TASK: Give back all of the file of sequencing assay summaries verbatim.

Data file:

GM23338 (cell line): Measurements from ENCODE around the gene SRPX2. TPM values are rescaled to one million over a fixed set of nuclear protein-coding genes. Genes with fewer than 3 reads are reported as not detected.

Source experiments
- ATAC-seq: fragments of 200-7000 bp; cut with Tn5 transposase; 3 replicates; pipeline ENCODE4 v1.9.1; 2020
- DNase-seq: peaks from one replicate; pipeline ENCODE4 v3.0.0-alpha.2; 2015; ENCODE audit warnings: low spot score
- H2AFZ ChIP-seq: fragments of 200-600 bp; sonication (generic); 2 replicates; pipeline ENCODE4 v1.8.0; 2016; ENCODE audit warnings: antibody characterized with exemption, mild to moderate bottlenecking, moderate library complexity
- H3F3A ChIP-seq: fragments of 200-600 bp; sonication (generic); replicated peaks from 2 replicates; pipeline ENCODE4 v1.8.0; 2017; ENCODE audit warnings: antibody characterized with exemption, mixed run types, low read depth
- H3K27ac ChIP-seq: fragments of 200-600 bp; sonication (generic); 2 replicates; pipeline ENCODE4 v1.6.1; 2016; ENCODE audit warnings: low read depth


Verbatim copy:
GM23338 (cell line): Measurements from ENCODE around the gene SRPX2. TPM values are rescaled to one million over a fixed set of nuclear protein-coding genes. Genes with fewer than 3 reads are reported as not detected.

Source experiments
- ATAC-seq: fragments of 200-7000 bp; cut with Tn5 transposase; 3 replicates; pipeline ENCODE4 v1.9.1; 2020
- DNase-seq: peaks from one replicate; pipeline ENCODE4 v3.0.0-alpha.2; 2015; ENCODE audit warnings: low spot score
- H2AFZ ChIP-seq: fragments of 200-600 bp; sonication (generic); 2 replicates; pipeline ENCODE4 v1.8.0; 2016; ENCODE audit warnings: antibody characterized with exemption, mild to moderate bottlenecking, moderate library complexity
- H3F3A ChIP-seq: fragments of 200-600 bp; sonication (generic); replicated peaks from 2 replicates; pipeline ENCODE4 v1.8.0; 2017; ENCODE audit warnings: antibody characterized with exemption, mixed run types, low read depth
- H3K27ac ChIP-seq: fragments of 200-600 bp; sonication (generic); 2 replicates; pipeline ENCODE4 v1.6.1; 2016; ENCODE audit warnings: low read depth